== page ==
Defining Excellence – The Campaign for SIUE isn't just a campaign for an institution; it's a campaign for the SIUE community — the students, faculty, alumni and donors who make this University such a special place. The stories below show how SIUE students grow as intellectuals and citizens, how faculty improve our region through instruction and research, how alumni are taking advantage of their degrees to make the world a better place, and how donors have made it all possible.
More than half our 85,000 graduates live and work in the St. Louis region. The professional accomplishments of our alumni make SIUE proud and ensure a lasting legacy for the donors who made their education possible.
Candi LeDuc calls it a stroke of luck. But at SIUE, it’s mission in action.
As an underclassman in the School of Nursing, she was unsure what career path she would take until she was paired with her faculty mentor: School of Nursing Dean Marcia C. Maurer.
Maurer had extensive experience consulting and educating nurses for careers in neonatal intensive care units (NICU), where ill and premature newborns receive life-saving medical care. It was a career path that became more appealing for Candi as the bond with her mentor grew stronger.
“The mentoring program allowed us to get together once a month. I could go to her and talk about stresses of school and what I needed to do to be a better nurse,” Candi said. “Although she didn’t plan it, she really inspired my career.”
As their relationship continued into Candi's senior year, Dean Maurer helped Candi connect with open jobs in NICUs in the St. Louis area and wrote her a letter of recommendation. Eventually, Candi secured her current position with the NICU at Cardinal Glennon Children’s Medical Center in St. Louis.
Candi received valuable preparation for her position through the SIUE School of Nursing’s Simulated Learning Center for Health Sciences. By working on seven lifelike mannequins and other high-tech equipment, Candi was able to treat “patients” in virtually every scenario she could eventually face on the job, from a heart attack to childbirth.
Contributions to resources such as the planned Advanced Education Simulated Learning Center — a high-tech learning environment for graduate students — help the School of Nursing train highly skilled caregivers and solve the region’s shortage of nurses.
So inspired by the education she received, Candi has returned to SIUE’s School of Nursing in two ways: as a member of its Board of Advisors, and as a graduate student pursuing a nurse practitioner degree.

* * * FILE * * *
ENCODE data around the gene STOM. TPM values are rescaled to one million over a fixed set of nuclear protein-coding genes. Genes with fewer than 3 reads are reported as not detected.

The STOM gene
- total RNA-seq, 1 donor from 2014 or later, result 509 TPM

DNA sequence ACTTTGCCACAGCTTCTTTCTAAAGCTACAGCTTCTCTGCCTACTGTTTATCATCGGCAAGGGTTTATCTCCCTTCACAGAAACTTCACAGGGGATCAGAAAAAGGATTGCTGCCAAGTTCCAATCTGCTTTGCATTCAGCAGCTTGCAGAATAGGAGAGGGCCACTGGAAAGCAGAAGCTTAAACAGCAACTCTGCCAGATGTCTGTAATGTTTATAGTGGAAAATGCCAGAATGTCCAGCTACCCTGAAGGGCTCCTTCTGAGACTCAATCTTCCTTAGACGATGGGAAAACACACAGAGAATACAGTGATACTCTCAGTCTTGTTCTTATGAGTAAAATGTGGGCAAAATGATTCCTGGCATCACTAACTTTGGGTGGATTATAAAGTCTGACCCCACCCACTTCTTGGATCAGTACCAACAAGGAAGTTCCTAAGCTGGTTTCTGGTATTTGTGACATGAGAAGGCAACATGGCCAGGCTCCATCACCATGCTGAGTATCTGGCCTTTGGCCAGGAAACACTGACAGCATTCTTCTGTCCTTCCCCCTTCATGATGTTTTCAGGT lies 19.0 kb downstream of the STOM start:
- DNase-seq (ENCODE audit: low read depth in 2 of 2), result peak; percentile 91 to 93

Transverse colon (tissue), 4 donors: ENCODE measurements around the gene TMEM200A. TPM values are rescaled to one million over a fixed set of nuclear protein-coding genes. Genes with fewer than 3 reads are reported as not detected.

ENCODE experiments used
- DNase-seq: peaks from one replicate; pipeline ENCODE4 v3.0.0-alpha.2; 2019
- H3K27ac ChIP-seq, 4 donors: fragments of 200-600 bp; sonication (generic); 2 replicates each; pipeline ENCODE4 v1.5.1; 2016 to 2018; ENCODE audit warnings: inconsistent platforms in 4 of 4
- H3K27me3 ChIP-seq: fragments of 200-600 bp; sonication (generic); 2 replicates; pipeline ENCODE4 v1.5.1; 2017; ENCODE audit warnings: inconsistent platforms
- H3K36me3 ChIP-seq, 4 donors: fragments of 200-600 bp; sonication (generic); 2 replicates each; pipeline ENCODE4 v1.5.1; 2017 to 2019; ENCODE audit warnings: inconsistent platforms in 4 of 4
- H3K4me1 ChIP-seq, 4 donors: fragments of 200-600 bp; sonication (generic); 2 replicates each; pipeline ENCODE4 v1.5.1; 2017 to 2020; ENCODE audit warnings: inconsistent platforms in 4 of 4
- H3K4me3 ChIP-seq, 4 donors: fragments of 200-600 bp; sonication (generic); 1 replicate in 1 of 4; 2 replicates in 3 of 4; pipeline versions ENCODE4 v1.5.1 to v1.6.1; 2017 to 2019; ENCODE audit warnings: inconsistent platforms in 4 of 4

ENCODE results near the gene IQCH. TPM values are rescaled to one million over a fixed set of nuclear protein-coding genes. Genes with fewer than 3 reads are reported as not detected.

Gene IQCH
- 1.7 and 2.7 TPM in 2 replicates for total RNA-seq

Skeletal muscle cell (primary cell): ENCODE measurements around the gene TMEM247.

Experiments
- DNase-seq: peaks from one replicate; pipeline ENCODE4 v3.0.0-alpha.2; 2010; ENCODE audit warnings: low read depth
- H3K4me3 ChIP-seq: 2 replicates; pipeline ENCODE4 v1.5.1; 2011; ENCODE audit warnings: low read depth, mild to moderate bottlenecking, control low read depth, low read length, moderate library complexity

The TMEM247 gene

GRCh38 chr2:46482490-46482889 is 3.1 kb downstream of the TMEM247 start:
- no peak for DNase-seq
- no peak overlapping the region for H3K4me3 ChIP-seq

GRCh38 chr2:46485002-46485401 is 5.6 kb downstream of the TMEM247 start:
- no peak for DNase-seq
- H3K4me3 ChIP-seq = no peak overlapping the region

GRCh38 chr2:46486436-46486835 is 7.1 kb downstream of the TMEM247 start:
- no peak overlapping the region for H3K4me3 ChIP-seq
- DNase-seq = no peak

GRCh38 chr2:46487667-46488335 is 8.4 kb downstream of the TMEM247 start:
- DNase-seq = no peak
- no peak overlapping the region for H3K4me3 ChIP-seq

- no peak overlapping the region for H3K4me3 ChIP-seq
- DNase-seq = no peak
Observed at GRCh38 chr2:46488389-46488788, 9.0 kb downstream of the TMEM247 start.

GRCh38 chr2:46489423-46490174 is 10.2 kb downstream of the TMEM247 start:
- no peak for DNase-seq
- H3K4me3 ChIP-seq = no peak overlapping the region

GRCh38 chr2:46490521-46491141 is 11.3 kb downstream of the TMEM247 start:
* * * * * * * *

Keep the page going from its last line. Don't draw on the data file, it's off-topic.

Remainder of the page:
“I’m proud to be a graduate of SIUE. I’m making a difference in people’s lives because of the education I received here,” Candi said. “The instructors are all nurses and are so driven to help patients. They were very inspiring for me to become the best nurse that I can be.”
A scholarship opened a world of opportunity for Kusumakar Bhusal at SIUE, a university he first learned about a half a world away from Edwardsville, Ill.
As an undergraduate environmental science student at Katmandu University in Nepal, Kusumakar met SIUE Associate Professor of Geography Mark Hildebrandt, a visiting professor who brought his expertise to Kusumakar’s classrooms and told him about SIUE’s graduate program in geographic information systems (GIS).
Inspired by an internship with the World Wildlife Federation, where he met GIS professionals using their skills and technology to explain how the global environment is changing, Kusumakar hoped to enroll in SIUE’s graduate GIS program to pursue a similar career path. Just a few years later with the help of a Competitive Graduate Award, Kush not only enrolled in SIUE’s program but he reconnected with Hildebrandt, who served as his thesis advisor.
“After learning more about the SIUE GIS program, I loved it,” Kusumakar said. But without the scholarship, his would have been an impossible dream. “The currency conversion would have made it difficult to attend SIUE.”
Contributions to SIUE’s College of Arts and Sciences help fund scholarships that give students such as Kusumakar the opportunity to pursue their dreams. An affordable SIUE education equips students with the skills they need to thrive in the global marketplace and make our world a better place.
After graduating from SIUE, Kusumakar was hired by Monsanto in St. Louis as a GIS analyst. Using the image processing skills he learned at SIUE, Kusumakar analyzes satellite images to help farmers yield more from their fields.
The journey that Kusumakar began at SIUE continues; he’s been accepted into the GIS doctoral program at Kansas University, but deferred entrance until fall 2011 so he can “soak up” as many GIS skills as possible on the job at Monsanto. During his doctoral studies, Kusumakar wants to pursue research that will help the public gain a better understanding of global warming and arctic ice melting.
“Receiving a scholarship means a lot. It provides the financial resources to explore and realize your dreams,” Kusumakar said. “Making a donation to a scholarship fund opens a way to the future for students like me. “